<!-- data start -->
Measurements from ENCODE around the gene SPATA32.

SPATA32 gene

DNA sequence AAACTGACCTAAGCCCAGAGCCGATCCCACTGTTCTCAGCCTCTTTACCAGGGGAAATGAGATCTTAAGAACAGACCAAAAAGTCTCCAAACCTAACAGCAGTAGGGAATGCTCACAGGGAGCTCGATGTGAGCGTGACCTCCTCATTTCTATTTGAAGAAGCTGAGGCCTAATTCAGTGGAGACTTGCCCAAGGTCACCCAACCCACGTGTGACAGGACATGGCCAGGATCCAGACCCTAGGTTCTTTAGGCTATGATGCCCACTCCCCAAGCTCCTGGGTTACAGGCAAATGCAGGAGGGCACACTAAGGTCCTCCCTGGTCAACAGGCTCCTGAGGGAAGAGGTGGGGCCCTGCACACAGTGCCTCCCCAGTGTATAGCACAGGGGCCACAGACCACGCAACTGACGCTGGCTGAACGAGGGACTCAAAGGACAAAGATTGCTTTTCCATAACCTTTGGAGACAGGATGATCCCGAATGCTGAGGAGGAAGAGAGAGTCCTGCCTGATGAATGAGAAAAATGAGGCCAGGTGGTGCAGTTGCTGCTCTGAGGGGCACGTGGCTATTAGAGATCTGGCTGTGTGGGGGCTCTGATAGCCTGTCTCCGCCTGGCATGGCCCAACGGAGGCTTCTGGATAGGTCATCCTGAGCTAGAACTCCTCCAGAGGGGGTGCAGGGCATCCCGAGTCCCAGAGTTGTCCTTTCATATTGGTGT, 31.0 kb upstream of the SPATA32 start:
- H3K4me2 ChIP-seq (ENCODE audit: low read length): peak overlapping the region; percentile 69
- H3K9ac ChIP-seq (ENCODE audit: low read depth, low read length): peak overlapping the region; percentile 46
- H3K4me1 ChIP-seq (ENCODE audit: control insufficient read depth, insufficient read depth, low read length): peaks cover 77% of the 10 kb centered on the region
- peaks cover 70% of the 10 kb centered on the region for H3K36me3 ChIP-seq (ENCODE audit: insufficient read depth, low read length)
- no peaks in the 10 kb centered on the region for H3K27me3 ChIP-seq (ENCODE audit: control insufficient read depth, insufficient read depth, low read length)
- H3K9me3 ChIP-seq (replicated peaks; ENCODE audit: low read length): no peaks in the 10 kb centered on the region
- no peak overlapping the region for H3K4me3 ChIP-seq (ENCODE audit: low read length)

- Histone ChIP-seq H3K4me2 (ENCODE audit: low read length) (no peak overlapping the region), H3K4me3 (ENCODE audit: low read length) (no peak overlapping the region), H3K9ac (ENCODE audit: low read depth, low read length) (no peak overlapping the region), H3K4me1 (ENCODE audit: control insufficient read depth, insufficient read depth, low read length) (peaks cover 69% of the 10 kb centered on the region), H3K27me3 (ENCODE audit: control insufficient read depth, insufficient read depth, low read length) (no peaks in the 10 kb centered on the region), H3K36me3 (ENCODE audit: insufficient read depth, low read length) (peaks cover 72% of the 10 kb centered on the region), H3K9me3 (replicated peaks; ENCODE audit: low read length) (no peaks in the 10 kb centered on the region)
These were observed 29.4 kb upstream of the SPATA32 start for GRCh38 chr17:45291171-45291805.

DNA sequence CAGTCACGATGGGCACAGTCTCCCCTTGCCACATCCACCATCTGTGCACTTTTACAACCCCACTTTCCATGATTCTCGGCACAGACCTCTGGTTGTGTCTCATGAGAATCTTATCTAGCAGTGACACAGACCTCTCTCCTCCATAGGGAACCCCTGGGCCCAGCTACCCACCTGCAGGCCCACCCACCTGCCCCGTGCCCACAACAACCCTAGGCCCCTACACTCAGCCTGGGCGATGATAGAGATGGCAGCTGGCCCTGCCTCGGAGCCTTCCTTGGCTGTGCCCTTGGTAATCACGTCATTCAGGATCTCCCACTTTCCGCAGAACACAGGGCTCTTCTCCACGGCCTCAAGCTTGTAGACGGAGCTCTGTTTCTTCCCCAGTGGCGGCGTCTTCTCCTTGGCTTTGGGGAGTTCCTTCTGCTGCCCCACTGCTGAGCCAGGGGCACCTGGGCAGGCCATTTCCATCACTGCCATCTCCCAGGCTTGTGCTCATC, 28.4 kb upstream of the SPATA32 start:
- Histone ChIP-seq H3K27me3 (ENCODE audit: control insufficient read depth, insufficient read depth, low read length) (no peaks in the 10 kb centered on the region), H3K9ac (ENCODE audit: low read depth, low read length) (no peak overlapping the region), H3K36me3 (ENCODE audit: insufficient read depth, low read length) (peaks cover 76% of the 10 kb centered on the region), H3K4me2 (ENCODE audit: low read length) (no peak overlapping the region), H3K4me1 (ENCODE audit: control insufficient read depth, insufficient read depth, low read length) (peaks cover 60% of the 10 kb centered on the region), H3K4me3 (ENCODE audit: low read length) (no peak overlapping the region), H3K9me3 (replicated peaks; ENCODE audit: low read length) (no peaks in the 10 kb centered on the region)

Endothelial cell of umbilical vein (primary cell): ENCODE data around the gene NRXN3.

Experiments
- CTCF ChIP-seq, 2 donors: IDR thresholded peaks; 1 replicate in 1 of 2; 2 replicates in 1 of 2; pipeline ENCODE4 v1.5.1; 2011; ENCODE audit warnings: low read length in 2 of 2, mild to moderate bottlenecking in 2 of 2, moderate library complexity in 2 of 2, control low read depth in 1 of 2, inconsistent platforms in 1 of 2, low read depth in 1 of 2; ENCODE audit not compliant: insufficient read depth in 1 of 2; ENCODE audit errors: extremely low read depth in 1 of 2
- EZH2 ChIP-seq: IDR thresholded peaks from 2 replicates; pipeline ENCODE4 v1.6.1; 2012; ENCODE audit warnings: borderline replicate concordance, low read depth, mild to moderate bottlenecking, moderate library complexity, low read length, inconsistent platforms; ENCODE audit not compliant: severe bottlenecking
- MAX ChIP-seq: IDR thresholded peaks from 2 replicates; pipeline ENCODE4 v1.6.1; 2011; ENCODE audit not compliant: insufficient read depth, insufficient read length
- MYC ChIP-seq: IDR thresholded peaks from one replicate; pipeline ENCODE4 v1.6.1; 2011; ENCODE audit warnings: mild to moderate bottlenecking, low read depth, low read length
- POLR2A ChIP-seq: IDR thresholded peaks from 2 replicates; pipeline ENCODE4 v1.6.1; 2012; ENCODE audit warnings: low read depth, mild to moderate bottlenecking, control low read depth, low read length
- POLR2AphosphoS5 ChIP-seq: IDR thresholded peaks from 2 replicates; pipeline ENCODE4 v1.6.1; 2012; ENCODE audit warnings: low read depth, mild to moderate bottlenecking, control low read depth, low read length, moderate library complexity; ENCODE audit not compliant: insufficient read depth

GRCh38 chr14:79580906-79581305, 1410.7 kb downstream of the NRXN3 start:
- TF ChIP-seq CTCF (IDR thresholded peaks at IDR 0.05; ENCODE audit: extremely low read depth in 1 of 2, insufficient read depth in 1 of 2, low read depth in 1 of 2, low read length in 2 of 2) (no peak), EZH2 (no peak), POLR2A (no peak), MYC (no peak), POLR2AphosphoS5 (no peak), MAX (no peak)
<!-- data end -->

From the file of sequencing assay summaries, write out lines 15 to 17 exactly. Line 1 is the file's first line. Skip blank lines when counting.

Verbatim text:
Endothelial cell of umbilical vein (primary cell): ENCODE data around the gene NRXN3.

Experiments
- CTCF ChIP-seq, 2 donors: IDR thresholded peaks; 1 replicate in 1 of 2; 2 replicates in 1 of 2; pipeline ENCODE4 v1.5.1; 2011; ENCODE audit warnings: low read length in 2 of 2, mild to moderate bottlenecking in 2 of 2, moderate library complexity in 2 of 2, control low read depth in 1 of 2, inconsistent platforms in 1 of 2, low read depth in 1 of 2; ENCODE audit not compliant: insufficient read depth in 1 of 2; ENCODE audit errors: extremely low read depth in 1 of 2